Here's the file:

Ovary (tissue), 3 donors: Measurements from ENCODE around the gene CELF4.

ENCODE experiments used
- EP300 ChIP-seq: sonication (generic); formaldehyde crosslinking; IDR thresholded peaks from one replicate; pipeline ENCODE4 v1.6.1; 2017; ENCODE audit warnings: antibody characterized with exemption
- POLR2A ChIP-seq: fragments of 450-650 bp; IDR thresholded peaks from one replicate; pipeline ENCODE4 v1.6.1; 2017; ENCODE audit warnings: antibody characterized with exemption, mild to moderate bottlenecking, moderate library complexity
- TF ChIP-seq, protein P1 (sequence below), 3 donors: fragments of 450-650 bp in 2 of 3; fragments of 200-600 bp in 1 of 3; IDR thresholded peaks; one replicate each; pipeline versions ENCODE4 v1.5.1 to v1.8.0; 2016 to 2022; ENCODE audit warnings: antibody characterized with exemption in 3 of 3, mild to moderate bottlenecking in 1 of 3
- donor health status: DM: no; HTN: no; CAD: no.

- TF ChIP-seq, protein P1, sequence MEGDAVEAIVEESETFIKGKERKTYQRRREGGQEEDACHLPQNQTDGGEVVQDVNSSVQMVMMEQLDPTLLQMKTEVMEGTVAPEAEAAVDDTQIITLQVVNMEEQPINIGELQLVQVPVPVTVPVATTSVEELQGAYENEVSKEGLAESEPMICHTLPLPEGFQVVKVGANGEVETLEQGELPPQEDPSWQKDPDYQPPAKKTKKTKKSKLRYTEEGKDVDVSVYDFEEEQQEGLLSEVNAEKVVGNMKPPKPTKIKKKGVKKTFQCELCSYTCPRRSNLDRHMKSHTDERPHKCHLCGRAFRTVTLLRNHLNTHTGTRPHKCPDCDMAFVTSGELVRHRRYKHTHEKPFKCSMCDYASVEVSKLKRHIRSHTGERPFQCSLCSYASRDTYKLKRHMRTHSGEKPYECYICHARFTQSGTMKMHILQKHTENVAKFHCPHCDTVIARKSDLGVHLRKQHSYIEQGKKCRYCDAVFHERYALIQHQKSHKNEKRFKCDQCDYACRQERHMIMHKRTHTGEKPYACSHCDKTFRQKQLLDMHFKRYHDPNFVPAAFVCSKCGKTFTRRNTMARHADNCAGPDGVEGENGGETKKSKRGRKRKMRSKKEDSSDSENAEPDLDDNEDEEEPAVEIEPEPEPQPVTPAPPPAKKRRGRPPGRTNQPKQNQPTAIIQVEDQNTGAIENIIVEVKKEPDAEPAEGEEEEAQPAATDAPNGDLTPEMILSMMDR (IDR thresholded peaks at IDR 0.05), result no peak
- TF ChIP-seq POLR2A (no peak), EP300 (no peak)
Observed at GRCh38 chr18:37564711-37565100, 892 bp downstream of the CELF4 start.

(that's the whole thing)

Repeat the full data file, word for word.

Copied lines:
Ovary (tissue), 3 donors: Measurements from ENCODE around the gene CELF4.

ENCODE experiments used
- EP300 ChIP-seq: sonication (generic); formaldehyde crosslinking; IDR thresholded peaks from one replicate; pipeline ENCODE4 v1.6.1; 2017; ENCODE audit warnings: antibody characterized with exemption
- POLR2A ChIP-seq: fragments of 450-650 bp; IDR thresholded peaks from one replicate; pipeline ENCODE4 v1.6.1; 2017; ENCODE audit warnings: antibody characterized with exemption, mild to moderate bottlenecking, moderate library complexity
- TF ChIP-seq, protein P1 (sequence below), 3 donors: fragments of 450-650 bp in 2 of 3; fragments of 200-600 bp in 1 of 3; IDR thresholded peaks; one replicate each; pipeline versions ENCODE4 v1.5.1 to v1.8.0; 2016 to 2022; ENCODE audit warnings: antibody characterized with exemption in 3 of 3, mild to moderate bottlenecking in 1 of 3
- donor health status: DM: no; HTN: no; CAD: no.

- TF ChIP-seq, protein P1, sequence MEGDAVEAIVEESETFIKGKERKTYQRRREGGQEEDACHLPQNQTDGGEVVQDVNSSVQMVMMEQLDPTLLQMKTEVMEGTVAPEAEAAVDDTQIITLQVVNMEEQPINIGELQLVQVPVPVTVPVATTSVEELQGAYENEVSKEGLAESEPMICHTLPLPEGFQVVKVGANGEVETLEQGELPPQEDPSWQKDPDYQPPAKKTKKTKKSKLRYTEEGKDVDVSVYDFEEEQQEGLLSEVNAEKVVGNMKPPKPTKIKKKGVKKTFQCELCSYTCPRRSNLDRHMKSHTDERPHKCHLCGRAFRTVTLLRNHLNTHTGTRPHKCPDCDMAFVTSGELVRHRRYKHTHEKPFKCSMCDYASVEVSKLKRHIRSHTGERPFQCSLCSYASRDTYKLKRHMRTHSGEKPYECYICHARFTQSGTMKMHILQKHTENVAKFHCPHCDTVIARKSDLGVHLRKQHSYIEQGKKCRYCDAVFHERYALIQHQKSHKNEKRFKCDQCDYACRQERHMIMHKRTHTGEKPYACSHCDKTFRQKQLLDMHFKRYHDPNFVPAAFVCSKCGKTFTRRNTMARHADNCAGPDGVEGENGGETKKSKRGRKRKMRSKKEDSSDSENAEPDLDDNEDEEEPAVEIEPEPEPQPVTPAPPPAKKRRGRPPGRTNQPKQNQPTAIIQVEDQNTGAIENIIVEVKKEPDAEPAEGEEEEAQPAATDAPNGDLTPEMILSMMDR (IDR thresholded peaks at IDR 0.05), result no peak
- TF ChIP-seq POLR2A (no peak), EP300 (no peak)
Observed at GRCh38 chr18:37564711-37565100, 892 bp downstream of the CELF4 start.